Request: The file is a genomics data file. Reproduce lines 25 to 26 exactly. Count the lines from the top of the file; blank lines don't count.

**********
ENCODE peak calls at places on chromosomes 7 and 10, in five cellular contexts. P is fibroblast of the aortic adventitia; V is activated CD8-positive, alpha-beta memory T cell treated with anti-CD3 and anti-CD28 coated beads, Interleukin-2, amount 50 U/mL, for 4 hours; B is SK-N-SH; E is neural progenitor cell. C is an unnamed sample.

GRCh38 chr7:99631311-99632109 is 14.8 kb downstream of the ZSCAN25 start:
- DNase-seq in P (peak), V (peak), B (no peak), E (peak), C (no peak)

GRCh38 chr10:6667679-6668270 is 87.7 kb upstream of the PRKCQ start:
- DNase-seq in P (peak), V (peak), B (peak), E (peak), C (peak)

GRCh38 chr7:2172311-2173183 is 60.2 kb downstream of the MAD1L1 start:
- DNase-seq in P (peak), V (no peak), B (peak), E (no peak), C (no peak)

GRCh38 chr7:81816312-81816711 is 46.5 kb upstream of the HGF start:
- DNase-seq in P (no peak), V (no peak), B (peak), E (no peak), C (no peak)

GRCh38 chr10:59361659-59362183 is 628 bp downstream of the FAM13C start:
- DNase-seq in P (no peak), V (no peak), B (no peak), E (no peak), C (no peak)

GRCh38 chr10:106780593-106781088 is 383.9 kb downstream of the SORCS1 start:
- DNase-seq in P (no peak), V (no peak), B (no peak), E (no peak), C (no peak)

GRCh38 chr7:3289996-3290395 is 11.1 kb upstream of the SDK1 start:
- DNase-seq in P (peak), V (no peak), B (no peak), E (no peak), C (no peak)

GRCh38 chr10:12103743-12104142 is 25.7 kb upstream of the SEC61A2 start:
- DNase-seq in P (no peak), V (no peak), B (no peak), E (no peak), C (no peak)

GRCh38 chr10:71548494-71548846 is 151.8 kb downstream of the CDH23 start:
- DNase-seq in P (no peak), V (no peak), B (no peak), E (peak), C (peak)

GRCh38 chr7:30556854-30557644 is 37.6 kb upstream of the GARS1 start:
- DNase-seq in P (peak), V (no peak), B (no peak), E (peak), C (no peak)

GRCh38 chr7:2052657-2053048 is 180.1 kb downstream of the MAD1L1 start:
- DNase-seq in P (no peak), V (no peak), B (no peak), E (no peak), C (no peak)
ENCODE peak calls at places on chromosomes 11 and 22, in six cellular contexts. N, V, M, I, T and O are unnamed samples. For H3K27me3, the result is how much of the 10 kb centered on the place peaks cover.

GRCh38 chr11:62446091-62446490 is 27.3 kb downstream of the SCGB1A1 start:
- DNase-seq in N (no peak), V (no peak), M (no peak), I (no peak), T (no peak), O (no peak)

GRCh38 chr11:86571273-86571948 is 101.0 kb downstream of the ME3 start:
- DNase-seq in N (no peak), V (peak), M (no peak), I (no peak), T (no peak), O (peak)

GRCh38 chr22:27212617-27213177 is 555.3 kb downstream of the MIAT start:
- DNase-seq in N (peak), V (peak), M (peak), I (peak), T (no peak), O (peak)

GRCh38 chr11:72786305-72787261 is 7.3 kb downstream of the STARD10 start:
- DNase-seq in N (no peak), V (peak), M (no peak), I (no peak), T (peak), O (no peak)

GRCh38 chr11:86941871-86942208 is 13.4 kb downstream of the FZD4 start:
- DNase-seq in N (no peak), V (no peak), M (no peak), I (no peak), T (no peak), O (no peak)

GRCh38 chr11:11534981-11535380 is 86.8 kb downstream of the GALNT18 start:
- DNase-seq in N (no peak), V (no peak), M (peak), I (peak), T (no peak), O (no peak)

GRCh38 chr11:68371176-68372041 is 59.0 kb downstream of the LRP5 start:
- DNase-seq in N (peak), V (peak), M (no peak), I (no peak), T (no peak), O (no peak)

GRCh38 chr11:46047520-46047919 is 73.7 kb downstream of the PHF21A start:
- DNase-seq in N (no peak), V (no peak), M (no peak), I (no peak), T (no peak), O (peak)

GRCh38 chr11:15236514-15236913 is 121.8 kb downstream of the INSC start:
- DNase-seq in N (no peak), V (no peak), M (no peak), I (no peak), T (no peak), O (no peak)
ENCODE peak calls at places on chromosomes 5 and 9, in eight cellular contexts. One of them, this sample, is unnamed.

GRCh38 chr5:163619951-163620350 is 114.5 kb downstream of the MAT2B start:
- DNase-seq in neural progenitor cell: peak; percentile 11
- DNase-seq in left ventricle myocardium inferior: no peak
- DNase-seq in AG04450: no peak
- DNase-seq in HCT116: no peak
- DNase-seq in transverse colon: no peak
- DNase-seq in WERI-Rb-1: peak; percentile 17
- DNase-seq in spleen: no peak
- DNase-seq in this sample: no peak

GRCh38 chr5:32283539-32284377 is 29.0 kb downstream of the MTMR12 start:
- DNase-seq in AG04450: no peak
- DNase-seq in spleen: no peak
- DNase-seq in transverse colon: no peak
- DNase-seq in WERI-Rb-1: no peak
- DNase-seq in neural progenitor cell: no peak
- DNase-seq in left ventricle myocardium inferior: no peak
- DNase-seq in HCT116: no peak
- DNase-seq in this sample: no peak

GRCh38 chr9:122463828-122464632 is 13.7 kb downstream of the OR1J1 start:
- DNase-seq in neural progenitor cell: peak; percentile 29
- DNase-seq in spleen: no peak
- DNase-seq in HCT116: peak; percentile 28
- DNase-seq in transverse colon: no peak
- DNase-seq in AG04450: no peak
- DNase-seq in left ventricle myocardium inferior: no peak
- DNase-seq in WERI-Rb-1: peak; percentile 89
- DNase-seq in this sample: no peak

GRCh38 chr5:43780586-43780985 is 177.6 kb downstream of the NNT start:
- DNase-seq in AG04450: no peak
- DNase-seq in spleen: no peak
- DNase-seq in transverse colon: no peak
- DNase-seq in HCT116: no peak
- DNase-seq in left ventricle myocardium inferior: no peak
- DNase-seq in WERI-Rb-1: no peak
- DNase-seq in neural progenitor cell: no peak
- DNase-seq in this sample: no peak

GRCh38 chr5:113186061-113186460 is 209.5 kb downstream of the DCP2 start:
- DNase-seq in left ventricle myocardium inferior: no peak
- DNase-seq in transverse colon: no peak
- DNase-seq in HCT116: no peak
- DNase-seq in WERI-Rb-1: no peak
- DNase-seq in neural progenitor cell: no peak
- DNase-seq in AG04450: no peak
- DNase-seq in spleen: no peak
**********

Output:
GRCh38 chr11:62446091-62446490 is 27.3 kb downstream of the SCGB1A1 start:
- DNase-seq in N (no peak), V (no peak), M (no peak), I (no peak), T (no peak), O (no peak)